Helix

Project summary: major environmental hazards may lead to serious, chronic pathologies with large societal and economic costs, especially when exposed during critical developmental periods in pregnancy or early life. Special susceptibility during these times requires special protection through public health action and environmental legislation. Many associations between early-life exposures and health remain poorly characterised, giving rise to uncertain health risk and impact assessments due to lack of comprehensive data on exposure to multiple environmental hazards in early life, the large degree of exposure misclassification and uncertainties, and lack of integrated multiple environmental hazards and individual variability to estimate combined effects on health. Focus has almost uniquely been on single exposure-health effect relationships, lacking a global view of how various types of exposures co-exist and jointly impact on health during critical developmental periods.
The “exposome” encompasses the totality of human environmental exposures from conception onwards; key focus is its epidemiological applications for prevention of human disease. The HELIX (Human Early-Life Exposome) concept is built around these needs in human population studies.

Key Words: exposome concept, molecular exposure signature, environment, pollutants, predictors, genes, disease risks, health protection,epidemiological applications, -omics techniques, bioinformatic tools, database, early-exposome tool kit.

Geuvadis

Project summary: high-throughput next-generation DNA sequencing technologies allow investigators to sequence entire human genomes at an affordable price and within a short time frame . The correct interpretation, storage, and dissemination of the large amount of produced genomics data generate major challenges. Tackling these challenges requires extensive exchange of data, information and knowledge between medical scientists, sequencing centres, bioinformatics networks and industry at the European level. The GEUVADIS (Genetic European variation in disease) Consortium aims at developing standards in quality control and assessment of sequence data, models for data storage, exchange and access, as well as standards for the handling, analysis and interpretation of sequencing data and other functional genomics datasets, standards for the biological and medical interpretation of sequence data and in particular rare variants for monogenic and common disorders, and finally standards for the ethics of phenotype prediction from sequence variation. The partners are all involved in international sequencing initiatives (1000 GP, ICGC), EU and other international projects (ENGAGE, GEN2PHEN, ENCODE, TECHGENE …), biobanking activities (BBMRI), data sharing initiatives (ELIXIR), and the European Sequencing and Genotyping Infrastructure (ESGI), ensuring tight collaborations. The Consortium will undertake pilot sequencing projects on selected samples from three medical fields (cardiovascular, neurological and metabolic), using RNA (RNASeq) and DNA (exonSeq) sequencing. The analysis of such samples will allow the consortium to set up standards in operating procedures and biological/medical interpretation of sequence data in relation to clinical phenotypes. The consortium will bring together the knowledge and resources on medical genome sequencing at a European level and allow researchers to develop and test new hypotheses on the genetic basis of disease.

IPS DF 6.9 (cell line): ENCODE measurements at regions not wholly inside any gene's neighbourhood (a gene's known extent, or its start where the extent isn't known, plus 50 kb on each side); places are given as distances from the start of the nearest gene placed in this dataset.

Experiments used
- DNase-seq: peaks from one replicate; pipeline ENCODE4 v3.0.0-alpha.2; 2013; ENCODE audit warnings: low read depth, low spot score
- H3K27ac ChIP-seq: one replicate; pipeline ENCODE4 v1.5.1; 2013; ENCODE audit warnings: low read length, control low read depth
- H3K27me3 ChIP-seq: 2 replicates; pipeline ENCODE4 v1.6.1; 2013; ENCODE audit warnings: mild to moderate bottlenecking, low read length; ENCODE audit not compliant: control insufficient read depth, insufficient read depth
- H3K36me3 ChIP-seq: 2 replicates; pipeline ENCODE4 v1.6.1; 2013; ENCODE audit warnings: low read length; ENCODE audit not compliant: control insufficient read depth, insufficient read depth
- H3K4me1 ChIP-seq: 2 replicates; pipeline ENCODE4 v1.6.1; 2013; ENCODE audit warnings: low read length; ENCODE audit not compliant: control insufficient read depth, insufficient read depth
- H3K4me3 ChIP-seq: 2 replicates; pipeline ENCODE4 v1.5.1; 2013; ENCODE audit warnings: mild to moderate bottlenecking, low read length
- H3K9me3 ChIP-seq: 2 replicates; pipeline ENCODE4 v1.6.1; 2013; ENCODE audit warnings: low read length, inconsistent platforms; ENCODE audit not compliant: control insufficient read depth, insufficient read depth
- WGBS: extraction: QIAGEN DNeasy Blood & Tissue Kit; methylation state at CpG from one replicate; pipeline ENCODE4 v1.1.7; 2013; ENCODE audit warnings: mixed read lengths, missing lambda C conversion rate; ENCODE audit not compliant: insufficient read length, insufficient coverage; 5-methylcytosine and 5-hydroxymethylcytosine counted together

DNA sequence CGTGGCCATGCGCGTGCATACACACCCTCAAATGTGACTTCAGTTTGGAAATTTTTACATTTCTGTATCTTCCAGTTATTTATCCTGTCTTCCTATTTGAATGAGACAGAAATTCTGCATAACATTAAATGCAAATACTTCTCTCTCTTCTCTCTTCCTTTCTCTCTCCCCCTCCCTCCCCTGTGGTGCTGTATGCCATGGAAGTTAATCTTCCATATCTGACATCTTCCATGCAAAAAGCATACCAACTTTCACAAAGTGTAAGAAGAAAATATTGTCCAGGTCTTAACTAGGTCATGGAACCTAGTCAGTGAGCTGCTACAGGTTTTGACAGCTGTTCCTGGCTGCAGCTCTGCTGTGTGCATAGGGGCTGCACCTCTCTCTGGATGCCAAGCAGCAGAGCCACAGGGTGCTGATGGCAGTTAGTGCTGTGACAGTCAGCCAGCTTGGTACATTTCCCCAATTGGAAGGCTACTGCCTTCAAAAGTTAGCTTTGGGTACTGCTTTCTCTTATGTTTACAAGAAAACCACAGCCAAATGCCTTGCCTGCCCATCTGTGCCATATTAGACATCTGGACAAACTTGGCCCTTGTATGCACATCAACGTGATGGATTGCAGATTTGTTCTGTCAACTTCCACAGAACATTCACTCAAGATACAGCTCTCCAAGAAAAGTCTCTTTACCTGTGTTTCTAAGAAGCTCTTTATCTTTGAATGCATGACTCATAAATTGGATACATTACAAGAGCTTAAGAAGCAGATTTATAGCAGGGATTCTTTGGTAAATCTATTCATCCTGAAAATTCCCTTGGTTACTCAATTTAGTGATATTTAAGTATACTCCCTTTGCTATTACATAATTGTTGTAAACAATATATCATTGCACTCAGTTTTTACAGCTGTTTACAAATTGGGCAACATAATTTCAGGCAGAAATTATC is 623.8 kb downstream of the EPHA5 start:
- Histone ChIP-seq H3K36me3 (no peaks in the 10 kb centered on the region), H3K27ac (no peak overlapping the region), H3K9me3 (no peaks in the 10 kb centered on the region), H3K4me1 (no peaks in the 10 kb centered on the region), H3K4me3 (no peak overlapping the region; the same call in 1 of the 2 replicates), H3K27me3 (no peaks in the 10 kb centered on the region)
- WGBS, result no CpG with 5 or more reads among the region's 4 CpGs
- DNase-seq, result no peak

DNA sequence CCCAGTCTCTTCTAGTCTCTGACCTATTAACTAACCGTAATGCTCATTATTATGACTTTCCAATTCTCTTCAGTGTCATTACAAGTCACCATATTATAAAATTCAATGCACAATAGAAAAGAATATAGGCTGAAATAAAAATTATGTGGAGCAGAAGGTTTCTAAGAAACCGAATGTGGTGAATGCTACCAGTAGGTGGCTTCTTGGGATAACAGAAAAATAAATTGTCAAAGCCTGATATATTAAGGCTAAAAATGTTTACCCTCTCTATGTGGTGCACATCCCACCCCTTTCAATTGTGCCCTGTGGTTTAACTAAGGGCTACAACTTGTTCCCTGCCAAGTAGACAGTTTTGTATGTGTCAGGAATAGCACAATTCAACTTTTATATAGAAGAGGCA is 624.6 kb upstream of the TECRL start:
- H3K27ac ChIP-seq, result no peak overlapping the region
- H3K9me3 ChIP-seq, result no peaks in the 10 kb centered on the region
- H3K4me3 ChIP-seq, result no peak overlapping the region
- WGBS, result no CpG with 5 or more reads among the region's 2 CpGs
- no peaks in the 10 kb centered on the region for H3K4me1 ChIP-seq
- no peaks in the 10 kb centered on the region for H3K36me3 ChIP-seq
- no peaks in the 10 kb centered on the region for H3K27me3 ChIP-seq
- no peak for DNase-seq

Key Words: high- throughput sequencing technologies, DNA, human genome, data exhange, interpretation storage, models, bioinformatics, rare variants, (clinical) phenotype predictions, genetic bases of disease, operation procedure standards; hypotheses, knowledge, ethics.